It Is Not Always Prosecco - A Sparkling Italian Wine Primer

Sparkling

 picture courtesy of Gina Tringali

Most wine drinkers assume “if it is Italian & bubbly, then it must be Prosecco”. I can not blame them, as Prosecco is the number one sparkling wine of Italy in production and export numbers. It is closely followed by Asti. Most consumers associate fine perlage (soft bubbles) and a more or less sweet taste with these two most known sparkling wines. But there is so much more to sparkling wines in Italy than these two. Just as you shouldn’t call any sparkling wine “Champagne” (a very American usage, it seems to me - hello California Champagne, you strange beverage), you shouldn’t call all Italian bubbles “Prosecco”, either. All these names mean a specific area and very often a specific method - and are protected by law! Here is a quick introduction to the most important styles & names. This is by no means a complete list. To learn more, come to one of our sparkling wine tastings - we hold one every Saturday.

Asti DOCG is a sparkling & sweet wine made 100% from Moscato Bianco grapes from the Piedmont region in the Northwest of Italy. It has a rather low alcohol content (7%-9,5%) and is sweet (at least 50g/l of sugar). The bubbles come from the fermentation process in autoclaves (pressurized tanks), which is the first and only fermentation this wine goes through and the sugar is the left over (unfermented) sugar from the grapes. Drink it at the end of a meal, especially with pastries or creamy and fruity desserts.

Lambrusco DOCs (there are 5, from 5 different areas in the Emilia Romagna and Lombardy regions) are usually red, sparkling and dry (non sweet!). I said usually because you will find rosé or even white versions, still versions and sweet in varying degrees, too. But traditionally this is a red sparkling wine, aromatic (berries!) but not sweet, produced by using the Charmat method (after making a still wine, a 2nd fermentation takes place in the autoclaves). Has at least 10,5% alc. If you are from the United States and have always avoided it because you don’t like sweet wine, do ask at your wine store for a dry version, which is a great aperitif wine, best paired with the fatty salumi and prosciutto of the region where it comes from.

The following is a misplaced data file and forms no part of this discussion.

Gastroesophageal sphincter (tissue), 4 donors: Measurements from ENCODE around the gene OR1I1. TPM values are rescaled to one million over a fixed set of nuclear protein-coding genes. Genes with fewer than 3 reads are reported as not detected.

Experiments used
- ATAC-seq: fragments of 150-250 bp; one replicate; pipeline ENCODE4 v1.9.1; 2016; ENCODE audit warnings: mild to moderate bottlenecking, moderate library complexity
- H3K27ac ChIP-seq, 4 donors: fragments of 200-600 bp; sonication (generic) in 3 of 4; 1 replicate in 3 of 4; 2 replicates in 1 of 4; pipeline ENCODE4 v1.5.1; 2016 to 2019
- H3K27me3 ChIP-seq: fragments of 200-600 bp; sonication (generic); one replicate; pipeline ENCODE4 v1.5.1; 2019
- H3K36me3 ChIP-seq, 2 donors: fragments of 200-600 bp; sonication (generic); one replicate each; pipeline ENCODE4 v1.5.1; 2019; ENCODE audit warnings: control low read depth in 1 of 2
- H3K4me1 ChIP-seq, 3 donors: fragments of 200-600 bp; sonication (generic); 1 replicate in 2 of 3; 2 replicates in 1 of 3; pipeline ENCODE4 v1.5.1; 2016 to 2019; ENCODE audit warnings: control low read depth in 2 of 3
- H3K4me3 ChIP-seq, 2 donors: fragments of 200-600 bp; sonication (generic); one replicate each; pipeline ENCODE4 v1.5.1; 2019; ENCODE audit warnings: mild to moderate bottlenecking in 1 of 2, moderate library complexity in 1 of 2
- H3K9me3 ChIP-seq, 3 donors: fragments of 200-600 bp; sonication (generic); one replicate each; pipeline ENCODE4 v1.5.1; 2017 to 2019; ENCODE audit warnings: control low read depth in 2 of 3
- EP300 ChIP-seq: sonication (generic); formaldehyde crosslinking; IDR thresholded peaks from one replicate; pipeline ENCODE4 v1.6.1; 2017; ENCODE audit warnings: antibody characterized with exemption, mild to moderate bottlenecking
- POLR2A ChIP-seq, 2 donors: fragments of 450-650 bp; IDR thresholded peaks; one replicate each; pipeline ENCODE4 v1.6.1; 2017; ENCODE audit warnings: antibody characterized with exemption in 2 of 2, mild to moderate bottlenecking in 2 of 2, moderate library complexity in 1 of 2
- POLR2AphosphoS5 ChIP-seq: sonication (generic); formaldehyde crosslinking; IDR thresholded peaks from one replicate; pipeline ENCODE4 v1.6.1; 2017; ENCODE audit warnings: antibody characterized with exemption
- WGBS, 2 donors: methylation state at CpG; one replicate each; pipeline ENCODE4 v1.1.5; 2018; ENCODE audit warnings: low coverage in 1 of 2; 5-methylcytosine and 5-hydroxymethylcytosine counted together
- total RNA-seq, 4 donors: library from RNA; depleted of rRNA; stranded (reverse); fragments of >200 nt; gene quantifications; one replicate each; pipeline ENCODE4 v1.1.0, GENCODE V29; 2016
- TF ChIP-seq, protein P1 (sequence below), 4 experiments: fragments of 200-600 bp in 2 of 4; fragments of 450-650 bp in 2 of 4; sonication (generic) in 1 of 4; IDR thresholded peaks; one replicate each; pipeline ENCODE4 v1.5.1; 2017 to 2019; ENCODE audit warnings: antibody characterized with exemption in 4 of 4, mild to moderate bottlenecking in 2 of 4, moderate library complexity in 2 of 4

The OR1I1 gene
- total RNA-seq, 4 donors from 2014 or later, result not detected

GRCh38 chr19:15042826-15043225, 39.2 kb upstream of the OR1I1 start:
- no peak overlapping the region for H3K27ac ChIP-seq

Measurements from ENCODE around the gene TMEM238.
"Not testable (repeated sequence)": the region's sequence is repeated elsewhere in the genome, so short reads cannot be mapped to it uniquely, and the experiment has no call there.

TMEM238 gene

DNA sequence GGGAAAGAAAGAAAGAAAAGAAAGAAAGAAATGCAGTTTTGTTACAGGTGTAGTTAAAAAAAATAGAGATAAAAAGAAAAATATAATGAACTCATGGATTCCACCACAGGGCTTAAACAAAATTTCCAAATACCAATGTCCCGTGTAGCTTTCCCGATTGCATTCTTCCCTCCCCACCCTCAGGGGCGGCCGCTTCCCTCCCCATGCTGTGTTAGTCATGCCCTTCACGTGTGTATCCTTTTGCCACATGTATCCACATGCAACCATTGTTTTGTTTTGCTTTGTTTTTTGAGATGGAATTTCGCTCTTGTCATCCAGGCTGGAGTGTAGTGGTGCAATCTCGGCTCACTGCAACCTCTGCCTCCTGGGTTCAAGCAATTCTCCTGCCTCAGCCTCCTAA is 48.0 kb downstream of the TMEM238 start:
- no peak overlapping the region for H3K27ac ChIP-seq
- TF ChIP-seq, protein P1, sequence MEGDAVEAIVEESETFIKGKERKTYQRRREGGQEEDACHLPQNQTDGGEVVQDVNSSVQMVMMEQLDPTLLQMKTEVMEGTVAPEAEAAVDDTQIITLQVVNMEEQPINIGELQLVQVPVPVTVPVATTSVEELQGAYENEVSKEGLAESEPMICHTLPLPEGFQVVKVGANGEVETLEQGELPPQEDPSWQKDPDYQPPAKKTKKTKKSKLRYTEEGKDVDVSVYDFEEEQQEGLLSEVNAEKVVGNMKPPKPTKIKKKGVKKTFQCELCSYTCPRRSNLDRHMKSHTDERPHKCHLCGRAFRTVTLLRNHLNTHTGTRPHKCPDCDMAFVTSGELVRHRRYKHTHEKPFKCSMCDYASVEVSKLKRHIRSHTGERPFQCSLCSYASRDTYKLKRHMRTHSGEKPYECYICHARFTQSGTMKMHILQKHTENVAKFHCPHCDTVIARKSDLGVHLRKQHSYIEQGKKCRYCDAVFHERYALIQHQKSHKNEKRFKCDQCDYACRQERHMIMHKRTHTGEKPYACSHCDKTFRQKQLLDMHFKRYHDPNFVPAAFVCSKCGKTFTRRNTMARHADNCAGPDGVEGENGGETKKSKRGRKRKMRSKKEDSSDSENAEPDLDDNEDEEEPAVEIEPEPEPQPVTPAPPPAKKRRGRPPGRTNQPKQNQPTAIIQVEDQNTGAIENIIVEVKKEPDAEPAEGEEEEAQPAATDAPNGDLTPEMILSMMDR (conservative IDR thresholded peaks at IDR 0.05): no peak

Prosecco DOCGs (there are two - the wonderfully fruity Colli Asolani (or Asolo) undeservedly often gets ignored next to the bigger Conegliano Valdobbiadene - as well as a less strictly ruled DOC) are the wines you think you know best - but you might be surprised. Produced 100% from Glera grapes in the cool climate and sea-fossil soils of the Veneto area, they have at least 11% alc and varying degrees of sweetness. The most common sweetness level (always declared on the label) is extra dry, meaning there is about 15g of sugar per liter in it. Not a dessert wine, but definitely noticeably sweet. Perfect for pairing with the strong, sweet-ish taste of shrimps, especially in a risotto. Note that there are also pas dosè (zero sugar) versions of Prosecco. The bubbles are most often produced by the Charmat method (see above Lambrusco); but there are colfòndo / metodo rurale (ever heard of decanting a sparkling wine? This is the candidate for that!) and metodo classico (see below) versions, too, that effect not only the looks but also the perlage of a Prosecco. Not to forget a completely still version, a Prosecco spento.

Franciacorta DOCG could just about be my fave sparkling wine of Italy. It always uses the metodo classico (same method that champagne uses - a second fermentation in the bottle. Franciacorta by law has a longer minimum time for this than champagne, 24 months as opposed to 18) and comes from the shores of the Iseo Lake in the southern part of Lombardy. The grapes allowed are Pinot Nero, Pinot Bianco and Chardonnay. Sweetness degrees vary, though the majority is brut (below 12 grams of sugar/liter). My favorites are almost always brut nature or pas dose, meaning 0 sugar! Perlage is very fine & persistent, usually not as explosive as a Champagne and not as yeasty tasting, either. If you prefer an even softer style, look for the satén typology, which has less atmospheric pressure and is 100% Chardonnay. Hint: Franciacorta is not only for a celebratory glass of bubbles - it will pair well with many foods (except maybe a grilled steak). We drink our “house” Franciacorta even with pizza!

Trento DOC, another appellation that always uses metodo classico. Grapes are similar to Franciacorta, with the addition of Pinot Meunier. It is usually yeastier and fuller tasting than Franciacorta, which makes it a better pairing with the heavier mountain region dishes it shares its origins with. The minimum time for the 2nd fermentation is a minimum of 15 months for the base version, though vintage and riserva versions go up to 24 and 36, respectively.

There are many other sparkling wines produced in Italy, almost in every region, with one or the other of the above mentioned methods. The above are my favorite appellations, have consistently the best quality (theoretically and practically) and are easiest to find. Next time you want a sparkling wine, ask your sommelier or salesperson for one of these that you haven’t tried yet - they will be delighted to help you discover!

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